The wine industry is undergoing a transformative shift towards circular practices, and the results are not only lucrative but also environmentally conscious. This innovative approach has introduced new revenue streams, fostering more sustainable wines, as well as other food and beverage products. In this evolving landscape, vineyards are no longer confined to traditional winemaking roles; they are becoming key players in a circular economy that prioritizes both economic prosperity and environmental responsibility.
Around 12 metric tons of agricultural waste is created every year during the seasonal production of wine globally. In California alone, vineyards generate 100,000 tons of pomace—which is solid residue waste composed of grape seeds and skin—each year. While a standard bottle of wine may be made up of as much as 20% pomace, most waste is either composted or sent to a landfill where it will slowly decompose and emit methane and other greenhouse gases.
Innovative thinking is inspiring the vineyards to rethink pomace and waste, generating a win for the industry and the environment.
In British Columbia, Crush Dynamics is turning wine pomace into a valuable protein ingredient for functional food. The company works with a selection of local wineries in the Okanagan Valley to transform the pomace using a proprietary biomechanical process. This results in a puree that reduces the amount of sugar (by as much as 50%), salt (by as much as 80%), and preservatives used in food and beverages, making them much healthier.
The company’s innovative thinking has attracted nearly $2 million in funding from the Canadian Food Innovation Network. Crush will use this money to advance its two marquee purees: ruby, which is used in sauces, chocolate, and red meat alternatives, and gold, which is ideal for light sauces, sports nutrition, breads, and plant-based dairy items.
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In California, two wine experts—Barbara Banke of Jackson Family Wines, and Peggy Furth, the former proprietor of Chalk Hill Winery—have launched research and development firm Sonomaceuticals to create healthy by-products from Chardonnay pomace. The company has partnered with the USDA Agricultural Research Service and the University of California, Davis to create a plant-based natural product ingredient that can be added to packaged foods and offers several health benefits including antioxidants, dietary fiber, and amino acids.
The company’s pomace has been turned into grapeseed oil and milled to produce gluten-free flour. It is also an ideal complement for chocolate, as Sonomaceuticals chairman Scott Forsberg explains, “We discovered that not only does it go well with chocolate, it has something in it that tempers the bitterness of dark chocolate.” The result is a product that makes dark chocolate easier to eat and digest.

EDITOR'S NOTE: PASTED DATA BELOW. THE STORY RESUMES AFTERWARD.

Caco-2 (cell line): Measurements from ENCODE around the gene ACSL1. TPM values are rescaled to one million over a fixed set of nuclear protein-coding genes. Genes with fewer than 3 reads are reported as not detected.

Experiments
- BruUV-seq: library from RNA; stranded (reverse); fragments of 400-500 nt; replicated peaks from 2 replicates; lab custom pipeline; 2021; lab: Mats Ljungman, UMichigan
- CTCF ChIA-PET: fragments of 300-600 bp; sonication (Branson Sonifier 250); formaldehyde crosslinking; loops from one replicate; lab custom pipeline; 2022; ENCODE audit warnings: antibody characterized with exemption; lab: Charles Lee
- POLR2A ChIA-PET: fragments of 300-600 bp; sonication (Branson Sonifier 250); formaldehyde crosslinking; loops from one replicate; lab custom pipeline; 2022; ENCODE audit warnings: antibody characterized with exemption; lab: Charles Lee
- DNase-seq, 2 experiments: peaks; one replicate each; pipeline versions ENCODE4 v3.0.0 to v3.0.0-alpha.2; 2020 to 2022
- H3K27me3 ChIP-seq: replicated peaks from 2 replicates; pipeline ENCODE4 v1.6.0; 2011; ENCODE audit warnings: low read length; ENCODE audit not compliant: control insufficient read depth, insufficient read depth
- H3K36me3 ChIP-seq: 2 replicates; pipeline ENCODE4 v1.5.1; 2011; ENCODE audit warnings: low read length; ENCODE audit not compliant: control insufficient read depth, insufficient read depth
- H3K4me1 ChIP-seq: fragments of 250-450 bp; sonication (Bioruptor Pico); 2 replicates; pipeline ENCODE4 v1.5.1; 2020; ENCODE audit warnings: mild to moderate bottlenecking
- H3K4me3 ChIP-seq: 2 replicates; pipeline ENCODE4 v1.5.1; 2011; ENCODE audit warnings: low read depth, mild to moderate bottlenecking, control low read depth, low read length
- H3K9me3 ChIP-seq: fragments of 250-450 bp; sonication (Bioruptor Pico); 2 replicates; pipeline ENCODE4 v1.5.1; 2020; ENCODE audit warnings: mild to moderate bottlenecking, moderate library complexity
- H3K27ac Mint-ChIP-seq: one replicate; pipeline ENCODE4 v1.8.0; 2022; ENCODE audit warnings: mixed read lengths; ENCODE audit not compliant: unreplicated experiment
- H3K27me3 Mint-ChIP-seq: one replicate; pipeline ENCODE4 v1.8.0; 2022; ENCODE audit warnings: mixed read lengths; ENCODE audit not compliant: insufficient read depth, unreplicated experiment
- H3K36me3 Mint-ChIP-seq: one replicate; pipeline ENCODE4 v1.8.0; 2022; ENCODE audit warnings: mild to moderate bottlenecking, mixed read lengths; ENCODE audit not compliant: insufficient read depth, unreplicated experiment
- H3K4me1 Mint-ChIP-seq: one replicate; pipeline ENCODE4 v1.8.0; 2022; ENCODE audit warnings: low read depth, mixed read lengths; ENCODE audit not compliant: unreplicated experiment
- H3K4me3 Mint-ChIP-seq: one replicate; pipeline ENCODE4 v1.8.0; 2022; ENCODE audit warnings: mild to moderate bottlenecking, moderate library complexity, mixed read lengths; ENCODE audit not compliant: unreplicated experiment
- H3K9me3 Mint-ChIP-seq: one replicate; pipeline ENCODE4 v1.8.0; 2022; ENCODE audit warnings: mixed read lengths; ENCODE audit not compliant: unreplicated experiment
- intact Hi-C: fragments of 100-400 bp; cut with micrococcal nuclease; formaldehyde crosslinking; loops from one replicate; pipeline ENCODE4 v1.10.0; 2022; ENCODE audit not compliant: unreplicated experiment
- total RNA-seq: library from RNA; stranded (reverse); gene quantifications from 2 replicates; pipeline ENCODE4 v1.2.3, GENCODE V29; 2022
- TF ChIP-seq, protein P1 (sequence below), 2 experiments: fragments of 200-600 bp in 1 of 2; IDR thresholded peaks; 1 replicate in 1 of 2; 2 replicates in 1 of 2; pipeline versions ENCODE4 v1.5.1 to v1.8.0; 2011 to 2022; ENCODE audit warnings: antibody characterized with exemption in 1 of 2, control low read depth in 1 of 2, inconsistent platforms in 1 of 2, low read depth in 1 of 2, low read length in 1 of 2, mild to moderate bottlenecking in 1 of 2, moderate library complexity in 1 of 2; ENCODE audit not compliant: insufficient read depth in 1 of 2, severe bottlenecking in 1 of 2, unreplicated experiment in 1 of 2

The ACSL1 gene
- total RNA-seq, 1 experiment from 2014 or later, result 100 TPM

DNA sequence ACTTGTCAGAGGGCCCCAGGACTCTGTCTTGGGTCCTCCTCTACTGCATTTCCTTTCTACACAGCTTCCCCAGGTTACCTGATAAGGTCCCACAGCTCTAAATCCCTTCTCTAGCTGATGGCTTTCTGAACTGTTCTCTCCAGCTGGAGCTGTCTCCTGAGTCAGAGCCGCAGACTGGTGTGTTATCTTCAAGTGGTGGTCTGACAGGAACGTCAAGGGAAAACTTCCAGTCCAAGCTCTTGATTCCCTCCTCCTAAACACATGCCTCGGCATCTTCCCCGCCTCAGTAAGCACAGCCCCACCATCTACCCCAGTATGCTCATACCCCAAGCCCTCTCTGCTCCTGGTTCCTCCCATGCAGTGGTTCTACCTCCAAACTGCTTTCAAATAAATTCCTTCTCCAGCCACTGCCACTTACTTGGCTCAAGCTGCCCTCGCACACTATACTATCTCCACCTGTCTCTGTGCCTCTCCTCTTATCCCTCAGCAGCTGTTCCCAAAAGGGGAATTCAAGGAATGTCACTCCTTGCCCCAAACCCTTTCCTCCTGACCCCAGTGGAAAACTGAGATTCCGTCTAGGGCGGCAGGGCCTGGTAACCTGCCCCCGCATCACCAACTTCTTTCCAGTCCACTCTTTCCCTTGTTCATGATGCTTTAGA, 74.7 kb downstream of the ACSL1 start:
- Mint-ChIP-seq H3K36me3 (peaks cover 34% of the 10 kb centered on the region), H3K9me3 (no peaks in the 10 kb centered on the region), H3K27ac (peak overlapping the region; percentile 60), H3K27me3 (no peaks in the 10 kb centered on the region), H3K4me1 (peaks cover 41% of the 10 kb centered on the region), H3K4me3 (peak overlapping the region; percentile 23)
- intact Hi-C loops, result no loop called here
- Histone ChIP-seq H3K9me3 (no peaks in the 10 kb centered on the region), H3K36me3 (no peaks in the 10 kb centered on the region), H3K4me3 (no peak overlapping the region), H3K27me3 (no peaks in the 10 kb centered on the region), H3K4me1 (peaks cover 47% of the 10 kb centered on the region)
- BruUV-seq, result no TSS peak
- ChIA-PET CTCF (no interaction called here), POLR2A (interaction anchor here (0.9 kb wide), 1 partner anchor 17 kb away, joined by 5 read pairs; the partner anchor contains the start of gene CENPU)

The use of grape pomace also has opportunities to grow within the cosmetics industry. Researchers from Lebanon and Italy published a review paper that noted “grape pomaces are considered of interest due to their high content in bioactive molecules, especially phenolic compounds.” It seems that these compounds can help prevent hyperpigmentation by inhibiting melanin production. Other applications for pomace include anti-aging qualities, UV sunscreen protection, and oral care since the compounds could be useful in fighting oral disease.
It is not just pomace that has provided winemakers with new circular profit streams.
In California, the Napa Valley-based, Gamble Family Vineyards is creating wines with the vast quantity of grapes that are dropped from vines during the season. By utilizing a special process called flash détente, which involves a machine that acts a bit like a pressure cooker, the vineyard can make wine from partially ripe fruit. The resultant wine is ideal for selling on the bulk market.
Another California vineyard, Villicana Winery and Vineyard in Paso Robles has identified a different recycling opportunity. After noticing how much waste was created in the winemaking process, vineyard owners Alex and Monica Villicana launched RE:FIND distillery. RE:FIND ferments and distills the free-run juice that many wineries throw away to create gin, rye, and other spirits. RE:FIND’s process allows the company to reclaim approximately 60 acres worth of premium Paso Robles wine grapes annually.
Over in France, vine waste is being used as an eco-friendly race car fuel. TotalEnergies has introduced a 100% renewable fuel called Excellium Racing 100 based purely on wine production waste. According to Total Energies, the wine waste is blended with elements such as Ethyl Tertio Butyl Ether from feedstock to create a high-performance fuel trialed in the FIA World Endurance Championships including the 24 -hour Le Mans race.
Vineyards have long created delicious wines that have been enjoyed by millions. Now the industry is pivoting to develop more sustainable practices and healthier products.
Angela Youngman is a long established freelance journalist and author based in the UK specialising in business, sustainability, travel, tourism, leisure, food & drink.